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Illustrating a thirteenth-century natural history encyclopedia : the pictorial tradition of Thomas of Cantimpre's "De natura rerum" and Valenciennes Municipal Library Manuscript 320

Click to view the dissertation via Digital dissertation consortium
Author Gatewood, Deborah Anne.
ISBN/ISSN 0493077529
Broad Subject Fine Arts
General - Science
Summary The Dominican Thomas of Cantimpre composed his Latin natural history encyclopedia in twenty books titled De natura rerum (On the Nature of Things) around 1245. Subjects in the encyclopedia range from monstrous people to animals of the land and sea, trees, herbs, metals, great rivers, and astronomy. Fourteenth-century charters regulating the production of pecias at the University of Paris show that De natura rerum was prized in academic circles. Eleven finely illustrated manuscripts of the text exist.

This dissertation studies the medieval illustrative tradition of De natura rerum, which has never been the subject of scholarly inquiry. I introduce the topic with an overview of medieval natural history illustration. I focus on thirteenth-century Valenciennes Municipal Library Ms. 320, the earliest extant manuscript of the tradition; I provide a codicological, stylistic, and iconographic analysis of the manuscript. The 670 gold and color natural history illustrations in this codex are highly unusual for their time of production. Many reflect current interests in newly available translations ofAristotle. Accompanying the illustrations are hundreds of heretofore-unassessed vernacular illustrators' notes, which carry important information about the creation of the illustrations and suggest that Valenciennes 320 contains an original picture program upon which the illustrations of later manuscripts were based. In an analysis of the illustrations, coupled with some dialectal features in the illuminators' notes, I localize the Gothic manuscript in northeastern France, and provide compelling evidence that a member of the Order of the Augustinian Friars commissioned it. Using a closely related fourteenth-century Czech manuscript (Prague Klementinum Ms. XIV A 15) as an example, I address the transmission of the illustrations of Valenciennes 320 into later manuscripts. I also show that Cistercian patronage was important to the later illustrative tradition. The appendices of the dissertation provide a complete list of all the illustrations in Valenciennes Ms. 320 and Klementinum Ms. XIV A 15, and an annotated list of related fourteenth- and fifteenth-century manuscripts illustrated in the Holy Roman Empire.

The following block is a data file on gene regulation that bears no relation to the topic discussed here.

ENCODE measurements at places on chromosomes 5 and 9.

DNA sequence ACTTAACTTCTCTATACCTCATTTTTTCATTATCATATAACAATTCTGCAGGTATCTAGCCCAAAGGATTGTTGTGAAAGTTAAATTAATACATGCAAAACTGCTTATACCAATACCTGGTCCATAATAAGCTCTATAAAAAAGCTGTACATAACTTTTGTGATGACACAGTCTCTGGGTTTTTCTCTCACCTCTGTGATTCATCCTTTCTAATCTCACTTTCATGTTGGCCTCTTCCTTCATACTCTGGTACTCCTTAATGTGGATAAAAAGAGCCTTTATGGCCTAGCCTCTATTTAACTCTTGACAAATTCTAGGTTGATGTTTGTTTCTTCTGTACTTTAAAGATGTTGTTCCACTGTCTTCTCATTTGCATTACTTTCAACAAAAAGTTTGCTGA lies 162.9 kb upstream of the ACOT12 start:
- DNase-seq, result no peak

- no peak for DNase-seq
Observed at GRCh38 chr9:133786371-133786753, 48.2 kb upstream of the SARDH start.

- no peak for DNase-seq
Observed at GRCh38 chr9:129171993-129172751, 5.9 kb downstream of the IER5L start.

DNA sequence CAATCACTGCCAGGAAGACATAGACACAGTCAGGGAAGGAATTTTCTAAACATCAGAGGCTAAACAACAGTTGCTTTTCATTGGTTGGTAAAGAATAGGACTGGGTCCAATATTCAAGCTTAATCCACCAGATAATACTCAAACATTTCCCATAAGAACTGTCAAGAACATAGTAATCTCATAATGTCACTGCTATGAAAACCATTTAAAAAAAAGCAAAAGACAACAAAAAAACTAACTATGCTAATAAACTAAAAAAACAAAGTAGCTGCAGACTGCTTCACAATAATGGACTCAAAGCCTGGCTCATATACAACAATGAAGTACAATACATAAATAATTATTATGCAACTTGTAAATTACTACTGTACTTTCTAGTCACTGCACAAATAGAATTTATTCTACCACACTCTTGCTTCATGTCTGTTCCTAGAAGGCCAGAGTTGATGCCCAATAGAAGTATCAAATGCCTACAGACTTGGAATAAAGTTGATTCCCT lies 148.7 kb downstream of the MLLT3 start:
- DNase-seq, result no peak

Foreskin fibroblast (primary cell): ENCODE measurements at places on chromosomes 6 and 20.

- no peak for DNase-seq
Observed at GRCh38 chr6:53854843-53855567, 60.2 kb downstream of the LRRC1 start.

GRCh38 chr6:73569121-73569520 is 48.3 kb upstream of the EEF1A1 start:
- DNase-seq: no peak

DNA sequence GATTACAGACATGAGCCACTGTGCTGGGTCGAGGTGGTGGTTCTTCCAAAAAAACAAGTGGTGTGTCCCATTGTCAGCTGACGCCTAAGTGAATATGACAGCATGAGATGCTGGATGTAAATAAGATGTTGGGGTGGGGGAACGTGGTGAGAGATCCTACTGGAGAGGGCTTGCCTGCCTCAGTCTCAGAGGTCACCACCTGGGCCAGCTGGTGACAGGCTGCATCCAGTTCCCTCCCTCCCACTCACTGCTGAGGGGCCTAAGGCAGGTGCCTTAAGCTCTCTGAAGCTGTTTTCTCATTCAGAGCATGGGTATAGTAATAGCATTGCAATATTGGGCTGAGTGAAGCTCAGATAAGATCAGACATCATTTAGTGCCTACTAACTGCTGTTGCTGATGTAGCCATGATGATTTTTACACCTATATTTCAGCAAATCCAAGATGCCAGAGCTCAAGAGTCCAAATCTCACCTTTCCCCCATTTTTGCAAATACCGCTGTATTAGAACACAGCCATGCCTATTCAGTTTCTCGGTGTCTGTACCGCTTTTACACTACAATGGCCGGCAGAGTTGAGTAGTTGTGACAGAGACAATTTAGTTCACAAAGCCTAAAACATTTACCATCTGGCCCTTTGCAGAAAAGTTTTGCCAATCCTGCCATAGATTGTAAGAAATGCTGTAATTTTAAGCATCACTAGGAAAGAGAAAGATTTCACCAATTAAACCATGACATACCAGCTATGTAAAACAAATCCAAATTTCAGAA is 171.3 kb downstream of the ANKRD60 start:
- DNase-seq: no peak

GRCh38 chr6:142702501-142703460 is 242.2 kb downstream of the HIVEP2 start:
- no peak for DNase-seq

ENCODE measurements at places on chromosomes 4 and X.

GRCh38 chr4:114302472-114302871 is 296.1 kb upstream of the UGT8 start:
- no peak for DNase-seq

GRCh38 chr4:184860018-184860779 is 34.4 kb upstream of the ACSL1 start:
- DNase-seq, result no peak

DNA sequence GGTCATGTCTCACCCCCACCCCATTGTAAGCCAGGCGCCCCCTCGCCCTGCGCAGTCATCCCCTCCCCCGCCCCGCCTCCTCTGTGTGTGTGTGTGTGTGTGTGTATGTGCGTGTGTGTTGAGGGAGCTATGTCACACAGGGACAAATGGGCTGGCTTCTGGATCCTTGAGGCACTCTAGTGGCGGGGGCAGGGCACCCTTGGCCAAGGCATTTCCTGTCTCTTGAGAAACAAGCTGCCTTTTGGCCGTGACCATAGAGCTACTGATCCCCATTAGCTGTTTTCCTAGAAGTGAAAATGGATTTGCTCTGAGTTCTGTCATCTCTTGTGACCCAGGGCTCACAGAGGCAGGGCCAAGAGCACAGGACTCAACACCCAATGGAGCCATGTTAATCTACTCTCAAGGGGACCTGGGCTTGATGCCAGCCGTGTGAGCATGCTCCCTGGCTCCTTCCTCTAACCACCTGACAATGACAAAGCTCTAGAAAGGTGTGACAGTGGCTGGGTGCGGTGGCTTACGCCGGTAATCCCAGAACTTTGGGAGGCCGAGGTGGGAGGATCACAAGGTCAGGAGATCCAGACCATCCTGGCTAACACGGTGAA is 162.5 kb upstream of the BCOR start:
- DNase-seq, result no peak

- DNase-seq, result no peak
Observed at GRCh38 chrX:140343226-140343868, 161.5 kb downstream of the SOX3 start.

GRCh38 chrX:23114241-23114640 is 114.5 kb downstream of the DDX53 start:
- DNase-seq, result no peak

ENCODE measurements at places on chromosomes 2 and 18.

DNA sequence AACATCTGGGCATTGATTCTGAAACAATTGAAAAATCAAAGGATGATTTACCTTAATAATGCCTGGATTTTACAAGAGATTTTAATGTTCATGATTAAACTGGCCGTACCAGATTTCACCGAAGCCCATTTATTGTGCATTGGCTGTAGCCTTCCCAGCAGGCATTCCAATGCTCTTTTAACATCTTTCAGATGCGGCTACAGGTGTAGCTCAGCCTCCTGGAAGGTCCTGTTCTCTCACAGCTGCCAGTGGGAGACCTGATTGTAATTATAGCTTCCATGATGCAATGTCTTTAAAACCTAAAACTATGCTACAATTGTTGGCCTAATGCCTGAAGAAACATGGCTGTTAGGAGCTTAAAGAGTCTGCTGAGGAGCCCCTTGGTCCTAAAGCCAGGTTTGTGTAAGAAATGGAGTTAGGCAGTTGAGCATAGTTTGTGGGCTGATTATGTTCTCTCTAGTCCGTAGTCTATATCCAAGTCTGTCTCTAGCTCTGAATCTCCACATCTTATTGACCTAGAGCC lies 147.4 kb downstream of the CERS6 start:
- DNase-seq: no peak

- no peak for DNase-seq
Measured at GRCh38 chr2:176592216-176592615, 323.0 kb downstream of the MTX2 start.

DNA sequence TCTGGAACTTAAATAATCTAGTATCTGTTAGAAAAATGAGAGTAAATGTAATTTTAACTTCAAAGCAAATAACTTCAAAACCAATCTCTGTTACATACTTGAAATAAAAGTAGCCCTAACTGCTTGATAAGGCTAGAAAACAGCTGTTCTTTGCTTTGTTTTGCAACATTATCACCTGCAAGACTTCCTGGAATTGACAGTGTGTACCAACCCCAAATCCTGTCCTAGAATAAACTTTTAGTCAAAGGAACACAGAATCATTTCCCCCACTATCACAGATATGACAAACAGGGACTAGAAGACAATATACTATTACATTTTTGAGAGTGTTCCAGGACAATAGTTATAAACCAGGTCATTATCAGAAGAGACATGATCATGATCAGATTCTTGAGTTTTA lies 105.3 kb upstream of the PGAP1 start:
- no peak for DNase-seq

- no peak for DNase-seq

Language English
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